This medical health video focus' on how to survive pancreatic cancer.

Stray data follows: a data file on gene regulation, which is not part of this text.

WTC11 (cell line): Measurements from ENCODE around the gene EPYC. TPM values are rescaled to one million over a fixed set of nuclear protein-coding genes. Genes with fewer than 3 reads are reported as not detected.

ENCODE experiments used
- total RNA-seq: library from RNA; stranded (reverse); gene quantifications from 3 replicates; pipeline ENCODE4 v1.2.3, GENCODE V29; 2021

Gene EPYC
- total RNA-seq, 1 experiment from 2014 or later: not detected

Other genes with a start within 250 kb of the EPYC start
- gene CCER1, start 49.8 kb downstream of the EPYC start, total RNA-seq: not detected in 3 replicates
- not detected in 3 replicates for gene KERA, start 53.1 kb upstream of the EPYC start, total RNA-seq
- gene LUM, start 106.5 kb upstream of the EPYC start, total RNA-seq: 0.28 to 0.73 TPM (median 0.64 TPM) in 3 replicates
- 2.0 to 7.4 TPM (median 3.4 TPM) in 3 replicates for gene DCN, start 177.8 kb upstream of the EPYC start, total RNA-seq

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Jennifer Matthews: Last December, Arnold Wroblewski joined the 30,000 people diagnosed with pancreatic cancer each year. Arnold Wroblewski: It took quite a while for it to soak in that this was really what's happening. Jennifer Matthews: Facing a grim diagnosis, he enrolled in a study on an experimental treatment for the disease. Dr. Kenneth Chang: It's a new paradigm in cancer treatment. The concept is very new, very cutting edge, and very exciting. Jennifer Matthews: That concept is this drug -- TNF-Erade. TNF is a cancer-fighter that occurs naturally in the body. Doctors inject the gene for TNF into the tumor to capitalize on its cancer-killing ability. It works in synergy with radiation and chemotherapy. Chemo makes radiation more effective and radiation makes TNF multiply faster. Dr. Kenneth Chang: This represents a potential to truly advance our ability to treat and potentially cure cancers as lethal as pancreatic cancer. Jennifer Matthews: Early results show 33 percent of patients who received the highest dose had their tumors shrink more than 50 percent. Nearly one year later, Arnold's tumor is gone. Dr. Kenneth Chang: He should have, by all statistics, been dead at this time, but he is alive. He is well. He is fully functioning. Arnold Wroblewski: There's still something special that I need to get done to help some other less fortunate people in the world, because I've been so fortunate, so fortunate, and I can't believe why. Jennifer Matthews: This is Jennifer Matthews reporting.